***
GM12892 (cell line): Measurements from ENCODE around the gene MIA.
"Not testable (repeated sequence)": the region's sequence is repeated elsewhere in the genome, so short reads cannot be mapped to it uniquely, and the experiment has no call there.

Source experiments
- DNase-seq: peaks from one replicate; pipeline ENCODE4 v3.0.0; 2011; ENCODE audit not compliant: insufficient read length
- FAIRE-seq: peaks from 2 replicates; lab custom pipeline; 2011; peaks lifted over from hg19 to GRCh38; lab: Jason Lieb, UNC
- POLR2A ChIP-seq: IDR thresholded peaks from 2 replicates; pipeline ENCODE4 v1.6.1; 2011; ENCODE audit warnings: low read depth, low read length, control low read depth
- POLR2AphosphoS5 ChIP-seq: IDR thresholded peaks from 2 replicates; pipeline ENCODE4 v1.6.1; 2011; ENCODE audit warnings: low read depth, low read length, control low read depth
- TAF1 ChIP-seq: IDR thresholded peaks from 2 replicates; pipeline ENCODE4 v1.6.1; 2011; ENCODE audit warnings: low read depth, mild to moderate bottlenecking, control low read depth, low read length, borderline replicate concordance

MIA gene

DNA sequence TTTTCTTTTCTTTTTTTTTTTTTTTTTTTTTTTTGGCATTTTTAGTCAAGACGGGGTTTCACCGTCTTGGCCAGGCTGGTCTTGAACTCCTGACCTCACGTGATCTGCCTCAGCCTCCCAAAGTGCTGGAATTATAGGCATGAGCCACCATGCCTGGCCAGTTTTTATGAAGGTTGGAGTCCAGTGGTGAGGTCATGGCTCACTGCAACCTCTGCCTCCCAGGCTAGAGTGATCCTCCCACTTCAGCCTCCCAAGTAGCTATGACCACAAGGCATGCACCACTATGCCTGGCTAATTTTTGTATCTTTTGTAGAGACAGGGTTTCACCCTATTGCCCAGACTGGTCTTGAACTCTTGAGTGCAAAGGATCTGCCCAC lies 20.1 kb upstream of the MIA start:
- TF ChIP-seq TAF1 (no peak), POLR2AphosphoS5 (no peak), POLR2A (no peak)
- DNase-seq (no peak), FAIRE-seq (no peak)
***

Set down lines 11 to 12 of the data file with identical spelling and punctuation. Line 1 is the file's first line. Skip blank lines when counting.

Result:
- TF ChIP-seq TAF1 (no peak), POLR2AphosphoS5 (no peak), POLR2A (no peak)
- DNase-seq (no peak), FAIRE-seq (no peak)